For such a question, it is necessary to analyze a little while not forgetting these "commandments" that I had given in my book Mon histoire de cuisine.
I am not going to recall them all, because there are 14 of them, and some of them are not related to the question we are interested in. On the other hand, I propose to observe that liquids are... liquids, and solids are... solids.
That's really enough to say it all if you know that our food is often a collection of compounds that are either solid or liquid under the ambient conditions.
For example, flour is solid, but water is liquid, and so is oil. In a dough, for example, there may be grains of flour - solids - dispersed in a liquid, and this "suspension" may be more or less soft, more or less hard.
But let's stick to this experiment of dispersing flour in water. We obtain a more or less soft paste, depending on the proportion of solid: for example, with a lot of water and little flour, we have a dispersed powder (which ends up sedimenting). But with a lot of flour and little water you get a harder dough.
When baking, this dough can harden. If you dry it, i.e. if you remove the liquid, then you get something very hard, which may be crunchy if you have a thick layer, and crispy if you have a thousand little "cracks" resulting from the breaking of many layers, as in a puff pastry.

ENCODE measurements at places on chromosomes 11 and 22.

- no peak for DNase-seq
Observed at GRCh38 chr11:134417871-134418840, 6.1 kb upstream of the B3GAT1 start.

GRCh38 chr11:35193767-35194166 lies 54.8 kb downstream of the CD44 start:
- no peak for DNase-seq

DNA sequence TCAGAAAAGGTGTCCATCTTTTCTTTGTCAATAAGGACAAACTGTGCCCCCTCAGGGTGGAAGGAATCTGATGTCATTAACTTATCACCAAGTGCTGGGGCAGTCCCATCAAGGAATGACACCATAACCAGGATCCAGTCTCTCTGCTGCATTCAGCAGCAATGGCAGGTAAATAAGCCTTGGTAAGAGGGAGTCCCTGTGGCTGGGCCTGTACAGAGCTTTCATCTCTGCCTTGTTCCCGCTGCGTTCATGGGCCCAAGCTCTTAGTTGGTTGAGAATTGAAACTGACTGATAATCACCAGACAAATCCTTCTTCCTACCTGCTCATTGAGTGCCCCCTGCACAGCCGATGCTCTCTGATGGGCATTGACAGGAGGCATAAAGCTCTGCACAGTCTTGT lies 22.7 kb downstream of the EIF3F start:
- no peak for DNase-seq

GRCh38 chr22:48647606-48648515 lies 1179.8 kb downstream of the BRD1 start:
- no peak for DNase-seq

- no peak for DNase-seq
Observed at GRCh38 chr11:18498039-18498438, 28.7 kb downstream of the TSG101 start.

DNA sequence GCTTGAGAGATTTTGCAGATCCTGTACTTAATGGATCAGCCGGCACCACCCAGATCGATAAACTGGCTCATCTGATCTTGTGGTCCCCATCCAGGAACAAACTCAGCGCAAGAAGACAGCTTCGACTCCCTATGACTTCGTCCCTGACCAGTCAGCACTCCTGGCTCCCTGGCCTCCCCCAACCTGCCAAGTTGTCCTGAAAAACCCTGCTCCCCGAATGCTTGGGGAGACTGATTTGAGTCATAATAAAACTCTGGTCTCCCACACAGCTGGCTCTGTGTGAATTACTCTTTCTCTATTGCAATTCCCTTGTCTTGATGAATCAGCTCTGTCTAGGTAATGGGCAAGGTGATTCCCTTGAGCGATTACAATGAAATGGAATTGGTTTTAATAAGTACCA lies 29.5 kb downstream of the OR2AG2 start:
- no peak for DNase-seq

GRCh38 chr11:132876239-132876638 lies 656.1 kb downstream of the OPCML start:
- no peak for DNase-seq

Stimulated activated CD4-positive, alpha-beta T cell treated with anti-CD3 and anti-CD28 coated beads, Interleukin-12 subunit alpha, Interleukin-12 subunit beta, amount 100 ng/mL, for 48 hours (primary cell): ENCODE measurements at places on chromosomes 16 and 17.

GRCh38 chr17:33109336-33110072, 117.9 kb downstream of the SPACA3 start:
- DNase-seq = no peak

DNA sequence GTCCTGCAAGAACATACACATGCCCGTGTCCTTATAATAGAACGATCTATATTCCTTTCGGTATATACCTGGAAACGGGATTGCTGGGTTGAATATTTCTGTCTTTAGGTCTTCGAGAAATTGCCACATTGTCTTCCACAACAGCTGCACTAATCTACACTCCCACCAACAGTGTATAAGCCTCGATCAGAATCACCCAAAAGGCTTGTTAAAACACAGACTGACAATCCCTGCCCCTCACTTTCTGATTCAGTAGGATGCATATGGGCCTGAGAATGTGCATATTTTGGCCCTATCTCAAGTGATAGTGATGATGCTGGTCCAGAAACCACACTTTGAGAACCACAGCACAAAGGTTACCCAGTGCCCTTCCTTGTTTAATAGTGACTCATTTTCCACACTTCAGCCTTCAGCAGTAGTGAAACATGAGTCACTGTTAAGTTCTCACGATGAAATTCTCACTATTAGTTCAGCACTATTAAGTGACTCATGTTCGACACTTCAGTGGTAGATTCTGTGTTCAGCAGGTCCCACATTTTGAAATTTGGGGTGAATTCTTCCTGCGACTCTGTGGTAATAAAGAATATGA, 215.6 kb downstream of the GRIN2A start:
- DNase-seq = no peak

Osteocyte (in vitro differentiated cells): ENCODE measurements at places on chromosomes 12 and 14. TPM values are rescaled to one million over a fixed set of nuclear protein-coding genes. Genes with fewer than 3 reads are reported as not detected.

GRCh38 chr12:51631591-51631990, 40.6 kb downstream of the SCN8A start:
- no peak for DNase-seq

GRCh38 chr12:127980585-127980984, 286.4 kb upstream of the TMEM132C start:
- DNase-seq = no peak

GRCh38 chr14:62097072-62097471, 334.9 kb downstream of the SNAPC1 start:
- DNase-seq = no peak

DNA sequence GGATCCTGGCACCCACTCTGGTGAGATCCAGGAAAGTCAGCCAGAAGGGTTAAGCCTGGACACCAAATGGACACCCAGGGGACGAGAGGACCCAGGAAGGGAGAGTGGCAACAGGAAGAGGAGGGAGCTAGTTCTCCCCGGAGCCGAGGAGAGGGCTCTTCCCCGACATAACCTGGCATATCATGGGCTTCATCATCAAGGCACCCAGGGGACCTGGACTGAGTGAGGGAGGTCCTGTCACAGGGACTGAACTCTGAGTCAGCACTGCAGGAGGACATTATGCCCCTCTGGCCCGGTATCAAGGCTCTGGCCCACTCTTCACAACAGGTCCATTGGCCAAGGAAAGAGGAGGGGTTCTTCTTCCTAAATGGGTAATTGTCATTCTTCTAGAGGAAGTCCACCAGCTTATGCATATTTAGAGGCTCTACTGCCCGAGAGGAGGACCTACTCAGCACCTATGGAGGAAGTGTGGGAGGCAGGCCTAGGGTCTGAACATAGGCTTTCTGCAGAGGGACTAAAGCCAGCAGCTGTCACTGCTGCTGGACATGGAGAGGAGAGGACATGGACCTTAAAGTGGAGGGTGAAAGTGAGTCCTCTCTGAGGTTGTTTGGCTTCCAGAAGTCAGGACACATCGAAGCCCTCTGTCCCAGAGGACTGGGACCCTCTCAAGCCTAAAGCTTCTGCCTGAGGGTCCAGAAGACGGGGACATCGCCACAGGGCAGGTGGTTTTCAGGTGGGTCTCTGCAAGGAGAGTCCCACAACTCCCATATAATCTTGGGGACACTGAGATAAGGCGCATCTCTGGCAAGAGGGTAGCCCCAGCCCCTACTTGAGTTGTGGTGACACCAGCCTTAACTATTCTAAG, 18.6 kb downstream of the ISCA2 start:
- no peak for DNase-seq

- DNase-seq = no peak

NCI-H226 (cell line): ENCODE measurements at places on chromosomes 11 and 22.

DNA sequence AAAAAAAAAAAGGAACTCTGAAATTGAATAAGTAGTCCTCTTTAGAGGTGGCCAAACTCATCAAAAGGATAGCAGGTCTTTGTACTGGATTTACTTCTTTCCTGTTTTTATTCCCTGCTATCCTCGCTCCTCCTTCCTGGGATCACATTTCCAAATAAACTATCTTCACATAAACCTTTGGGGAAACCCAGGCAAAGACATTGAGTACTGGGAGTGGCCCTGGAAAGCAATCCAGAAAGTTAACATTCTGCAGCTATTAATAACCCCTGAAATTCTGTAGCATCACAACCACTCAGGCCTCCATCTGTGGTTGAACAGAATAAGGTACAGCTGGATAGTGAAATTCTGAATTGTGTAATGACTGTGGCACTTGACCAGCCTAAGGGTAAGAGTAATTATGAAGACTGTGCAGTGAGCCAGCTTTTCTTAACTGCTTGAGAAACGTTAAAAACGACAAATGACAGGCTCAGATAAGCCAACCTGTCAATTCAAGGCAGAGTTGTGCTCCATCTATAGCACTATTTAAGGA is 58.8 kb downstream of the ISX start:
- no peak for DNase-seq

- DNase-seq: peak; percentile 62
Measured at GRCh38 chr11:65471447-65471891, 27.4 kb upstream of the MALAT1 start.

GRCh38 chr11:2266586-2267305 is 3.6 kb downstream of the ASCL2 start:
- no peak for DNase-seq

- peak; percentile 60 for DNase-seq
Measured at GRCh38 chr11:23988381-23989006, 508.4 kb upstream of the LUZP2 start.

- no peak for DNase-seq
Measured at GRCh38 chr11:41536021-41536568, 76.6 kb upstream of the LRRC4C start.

This analysis, made for water, does not apply to oil, which does not evaporate during cooking: if we repeat the same experiment as before, but replacing the water with butter, which will melt when it heats up, we will recover a shortbread dough, with grains of flour dispersed in butter which, on cooling, will harden a little.
And now a discussion about the binding energy of the molecules in the solids is necessary.
In a salt crystal, the bonds between the sodium and chlorine atoms are very strong (these are "electrostatic" bonds, so that such crystals are very resistant, very hard.
Same for sugar crystals, where the sucrose molecules are held by many "hydrogen bonds".
Ditto in starch grains, since the "polysaccharides" (amylose and amylopectin) that make up these grains are polymers of saccharides, again with the hydrogen bonds previously considered for table sugar, or sucrose.
For fats, such as oil, which is frozen, the crystals formed are much softer, because the bonds are "van der Waals bonds", about ten times weaker than hydrogen bonds, and more than one hundred times weaker than electrostatic bonds (I give orders of magnitude).
In short, one should not forget to think about chemistry, if one wants to perfectly master the crispness, especially for those who are preparing to participate in the 8th note-to-notes cooking contest.
PS. For the most chemists, here is a picture that I think of public salvation to distribute